When you get ready to set up a server, one of the first questions you’re going to run into is whether you should run bare metal servers or virtual servers. You may have heard of virtual servers as being somehow related to the cloud before, but what are bare metal servers? Which is better, and how does each one work?
Bare metal servers can be a good option for companies that need rock-solid security and are prepared to handle server maintenance. Virtual servers are great for companies that need flexibility in their server access options. Read on to learn more about each and discover which one is the best choice for your company.
Virtual servers have the capacity to share software and hardware resources with alternative operating systems and refer to different ways that server software can be managed. If you own your own bare metal servers, you can use a virtual server to allocate power to different server needs as required.
A virtual server imitates physical server functionality. You can implement multiple virtual servers on an individual bare metal server as they utilise virtual infrastructure and virtualization software to create and maintain virtual environments.
So, for instance, if you’re running a database and an online portal on a virtual server, you can dedicate more bandwidth to the online portal during heavy traffic loads and shift bandwidth back to the database during evening hours when the portal isn’t getting as much traffic.
Virtual servers can also refer to server space rented on someone else’s servers. Companies like Google and Amazon rent out space on multiple servers located around the world. This removes the burden of you having to maintain the physical infrastructure of servers while still being able to have the server access you need.
The predominant benefits of virtual servers are that they are cost effective, offer resource isolation and save energy and space. The biggest challenge faced by a virtual server is resource hogging, this is when too many virtual servers overpopulate a physical server causing a negative impact to overall performance.
In simplest terms, a bare metal server refers to the physical object that houses a server. It refers to the metal, circuitry, wires, and all of the physical pieces that make the server work. Every server, virtual or otherwise, functions on some sort of bare metal server.
But in a more advanced sense, a bare metal server refers to a single-tenant physical server. This means that you, and you only, are working on this server rather than sharing it with several other people. Think of it as the difference between a single-family home and an apartment building.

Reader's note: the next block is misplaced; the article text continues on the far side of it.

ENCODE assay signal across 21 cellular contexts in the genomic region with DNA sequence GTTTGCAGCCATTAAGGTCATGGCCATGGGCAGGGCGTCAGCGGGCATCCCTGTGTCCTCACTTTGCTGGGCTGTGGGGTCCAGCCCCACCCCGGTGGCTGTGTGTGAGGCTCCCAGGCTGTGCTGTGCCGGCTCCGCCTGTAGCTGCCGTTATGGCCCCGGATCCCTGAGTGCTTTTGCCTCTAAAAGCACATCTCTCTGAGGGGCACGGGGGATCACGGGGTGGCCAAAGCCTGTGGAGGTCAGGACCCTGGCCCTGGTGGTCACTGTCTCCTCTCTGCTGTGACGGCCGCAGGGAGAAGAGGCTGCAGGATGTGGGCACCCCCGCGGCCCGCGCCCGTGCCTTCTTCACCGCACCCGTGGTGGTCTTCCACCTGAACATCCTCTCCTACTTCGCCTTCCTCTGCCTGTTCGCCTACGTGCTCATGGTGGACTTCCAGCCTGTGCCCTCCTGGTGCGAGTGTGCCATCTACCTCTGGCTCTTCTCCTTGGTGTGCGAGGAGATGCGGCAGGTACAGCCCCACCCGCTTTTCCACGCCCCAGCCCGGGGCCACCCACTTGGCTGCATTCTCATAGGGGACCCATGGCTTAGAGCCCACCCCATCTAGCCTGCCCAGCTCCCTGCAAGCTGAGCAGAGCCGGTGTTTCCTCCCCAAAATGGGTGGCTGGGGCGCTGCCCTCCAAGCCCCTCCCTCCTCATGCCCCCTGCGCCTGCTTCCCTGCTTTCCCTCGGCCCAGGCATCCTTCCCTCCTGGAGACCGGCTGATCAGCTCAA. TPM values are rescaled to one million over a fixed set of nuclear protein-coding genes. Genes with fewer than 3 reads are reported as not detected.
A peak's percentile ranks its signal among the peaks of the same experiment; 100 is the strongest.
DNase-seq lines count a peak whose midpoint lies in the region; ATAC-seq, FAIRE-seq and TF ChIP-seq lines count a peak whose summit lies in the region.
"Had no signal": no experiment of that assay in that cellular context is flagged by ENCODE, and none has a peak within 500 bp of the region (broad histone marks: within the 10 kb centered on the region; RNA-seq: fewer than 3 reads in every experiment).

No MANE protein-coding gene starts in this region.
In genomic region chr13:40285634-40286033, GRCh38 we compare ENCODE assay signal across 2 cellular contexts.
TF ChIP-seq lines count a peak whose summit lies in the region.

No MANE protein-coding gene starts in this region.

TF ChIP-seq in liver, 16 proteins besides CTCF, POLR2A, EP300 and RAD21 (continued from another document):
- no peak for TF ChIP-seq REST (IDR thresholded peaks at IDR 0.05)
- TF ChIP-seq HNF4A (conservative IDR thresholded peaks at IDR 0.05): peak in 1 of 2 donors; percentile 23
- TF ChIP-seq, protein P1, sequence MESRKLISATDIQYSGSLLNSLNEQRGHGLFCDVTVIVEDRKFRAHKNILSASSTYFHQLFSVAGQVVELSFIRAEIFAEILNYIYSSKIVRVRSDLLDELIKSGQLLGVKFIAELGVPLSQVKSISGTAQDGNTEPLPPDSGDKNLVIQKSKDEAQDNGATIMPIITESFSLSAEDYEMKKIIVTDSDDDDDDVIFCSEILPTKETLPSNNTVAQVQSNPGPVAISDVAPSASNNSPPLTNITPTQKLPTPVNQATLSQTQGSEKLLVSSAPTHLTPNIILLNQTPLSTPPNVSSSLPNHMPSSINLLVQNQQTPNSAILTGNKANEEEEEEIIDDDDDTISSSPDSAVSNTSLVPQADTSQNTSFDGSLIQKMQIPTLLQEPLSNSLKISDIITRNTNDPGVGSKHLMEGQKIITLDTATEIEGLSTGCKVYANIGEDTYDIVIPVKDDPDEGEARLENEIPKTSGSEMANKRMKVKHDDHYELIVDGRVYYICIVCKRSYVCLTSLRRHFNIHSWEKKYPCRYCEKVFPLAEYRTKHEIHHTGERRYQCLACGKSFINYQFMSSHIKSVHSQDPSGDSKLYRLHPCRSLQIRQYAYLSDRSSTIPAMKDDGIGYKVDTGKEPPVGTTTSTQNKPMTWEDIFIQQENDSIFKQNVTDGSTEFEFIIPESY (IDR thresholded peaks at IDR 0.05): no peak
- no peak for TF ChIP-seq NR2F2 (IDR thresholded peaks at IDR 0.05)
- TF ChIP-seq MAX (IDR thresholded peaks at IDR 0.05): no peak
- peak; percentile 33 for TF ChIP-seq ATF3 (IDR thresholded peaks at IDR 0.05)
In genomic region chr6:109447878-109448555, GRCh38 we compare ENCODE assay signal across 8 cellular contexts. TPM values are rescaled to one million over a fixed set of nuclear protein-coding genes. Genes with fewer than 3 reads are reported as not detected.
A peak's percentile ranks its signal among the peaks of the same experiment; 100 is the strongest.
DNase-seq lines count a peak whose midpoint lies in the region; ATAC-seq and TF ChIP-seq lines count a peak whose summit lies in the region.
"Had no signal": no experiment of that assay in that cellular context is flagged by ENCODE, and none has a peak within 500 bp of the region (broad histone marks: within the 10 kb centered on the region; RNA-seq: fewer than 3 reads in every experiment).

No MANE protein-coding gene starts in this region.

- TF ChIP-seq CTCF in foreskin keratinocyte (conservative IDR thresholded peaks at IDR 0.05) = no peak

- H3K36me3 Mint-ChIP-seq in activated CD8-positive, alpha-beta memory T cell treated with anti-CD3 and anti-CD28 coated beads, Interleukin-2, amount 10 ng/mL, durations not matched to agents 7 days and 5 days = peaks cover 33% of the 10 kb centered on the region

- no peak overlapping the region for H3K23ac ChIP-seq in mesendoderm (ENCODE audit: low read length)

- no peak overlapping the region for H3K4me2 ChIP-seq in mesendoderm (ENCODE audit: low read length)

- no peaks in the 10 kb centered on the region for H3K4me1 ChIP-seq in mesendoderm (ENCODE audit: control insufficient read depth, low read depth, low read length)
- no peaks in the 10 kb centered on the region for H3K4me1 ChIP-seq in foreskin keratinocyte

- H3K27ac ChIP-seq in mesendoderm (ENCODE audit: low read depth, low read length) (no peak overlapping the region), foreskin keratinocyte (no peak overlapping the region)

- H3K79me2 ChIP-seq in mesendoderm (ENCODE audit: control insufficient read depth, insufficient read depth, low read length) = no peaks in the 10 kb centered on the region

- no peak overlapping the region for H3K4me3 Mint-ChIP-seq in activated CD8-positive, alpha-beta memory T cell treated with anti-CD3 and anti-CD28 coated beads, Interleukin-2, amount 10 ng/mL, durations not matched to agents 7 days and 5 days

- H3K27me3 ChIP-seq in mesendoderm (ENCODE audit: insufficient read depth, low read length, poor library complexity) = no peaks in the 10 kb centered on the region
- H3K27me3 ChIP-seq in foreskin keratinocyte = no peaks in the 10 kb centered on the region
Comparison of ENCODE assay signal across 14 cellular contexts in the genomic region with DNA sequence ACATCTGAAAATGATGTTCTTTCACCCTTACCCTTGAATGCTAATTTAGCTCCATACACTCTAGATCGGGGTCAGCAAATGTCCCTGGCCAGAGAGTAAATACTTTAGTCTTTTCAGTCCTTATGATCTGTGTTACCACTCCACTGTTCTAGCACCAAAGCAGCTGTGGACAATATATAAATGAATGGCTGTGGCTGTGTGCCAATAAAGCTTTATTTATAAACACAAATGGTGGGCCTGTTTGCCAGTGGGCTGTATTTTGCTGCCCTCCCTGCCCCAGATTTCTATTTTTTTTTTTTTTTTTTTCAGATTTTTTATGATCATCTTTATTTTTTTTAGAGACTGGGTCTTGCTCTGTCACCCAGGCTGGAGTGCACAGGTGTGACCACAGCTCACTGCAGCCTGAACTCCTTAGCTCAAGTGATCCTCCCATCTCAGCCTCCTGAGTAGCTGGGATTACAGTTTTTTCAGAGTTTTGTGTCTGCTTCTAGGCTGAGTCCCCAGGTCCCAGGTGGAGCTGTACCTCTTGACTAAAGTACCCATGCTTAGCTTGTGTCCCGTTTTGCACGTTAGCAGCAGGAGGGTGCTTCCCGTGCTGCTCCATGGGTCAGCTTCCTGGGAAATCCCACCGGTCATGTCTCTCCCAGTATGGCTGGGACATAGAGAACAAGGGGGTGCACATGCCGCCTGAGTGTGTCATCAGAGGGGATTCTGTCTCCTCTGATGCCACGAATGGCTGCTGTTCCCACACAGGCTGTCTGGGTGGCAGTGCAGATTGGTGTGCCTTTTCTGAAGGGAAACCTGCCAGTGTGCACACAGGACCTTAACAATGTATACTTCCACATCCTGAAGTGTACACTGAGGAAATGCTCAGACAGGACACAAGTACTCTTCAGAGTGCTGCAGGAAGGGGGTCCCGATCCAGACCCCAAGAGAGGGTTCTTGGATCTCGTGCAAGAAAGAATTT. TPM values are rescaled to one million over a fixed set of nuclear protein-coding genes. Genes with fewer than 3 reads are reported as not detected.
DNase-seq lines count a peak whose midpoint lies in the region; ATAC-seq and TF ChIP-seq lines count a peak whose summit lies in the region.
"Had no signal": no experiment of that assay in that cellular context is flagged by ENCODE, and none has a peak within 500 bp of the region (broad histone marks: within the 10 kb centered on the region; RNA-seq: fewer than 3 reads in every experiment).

Running on virtual servers can provide greater flexibility in your server management. Not only can you handle situations like the one we described earlier, but you can also get greater scalability with a virtual server as your business grows. You can also take advantage of the economies of scale that come from running larger servers without having to manage all those server banks. Resource isolation is a benefit because independent user environments make sure that software testing, for example, doesn’t impact all current users.
Virtual servers do pose a slightly greater security risk simply because you are transmitting information between physical locations. Hackers may have more opportunities to intercept your information, so you might need to put additional security measures in place to counteract this. You also don’t have as much direct control over your servers if something does go wrong. A further disadvantage is resource hogging which can overwhelm a physical server and be detrimental to performance.
One of the biggest advantages a bare metal server offers is greater security. It’s going to be much harder for a hacker to get into your server if the connections are all physically located on-site. You can also guarantee greater performance if you have personal control of your server.
While running a bare metal server can be more private, it does offer a risk to your information security. If your location gets struck by lightning and your servers get fried, your information may be lost. You also have to take on the responsibility of maintaining and updating the physical servers when you’re running a bare metal server.
In general, if you’re running a small operation where security is a paramount concern, sticking to a bare metal server might be a good idea. Small server operations should be manageable for your business, and the security benefits may outweigh the maintenance requirements. This can also work if you have someone on your team who’s very experienced with server management.
If you plan to use a bare metal server, make sure you have solid information backup systems. You may want to use physical backup options, such as backing up every day to an external hard drive that gets disconnected from the server every night. Also, make sure you can set up a space that meets both power and cooling requirements for proper server maintenance.
If you’re running a large operation or one you expect to change size very rapidly, it’s a good idea to work with a virtual server. You can dial your server usage up and down or shift it to fit your needs as they change. This is also a good way for companies with no specific server expertise on their team to manage server needs.
If you plan to use a virtual server, make sure you research the company you intend to work with thoroughly. Look into their security measures and make sure they meet your company’s needs. Ask about how they handle problems when they arise and shop prices for server space among various companies.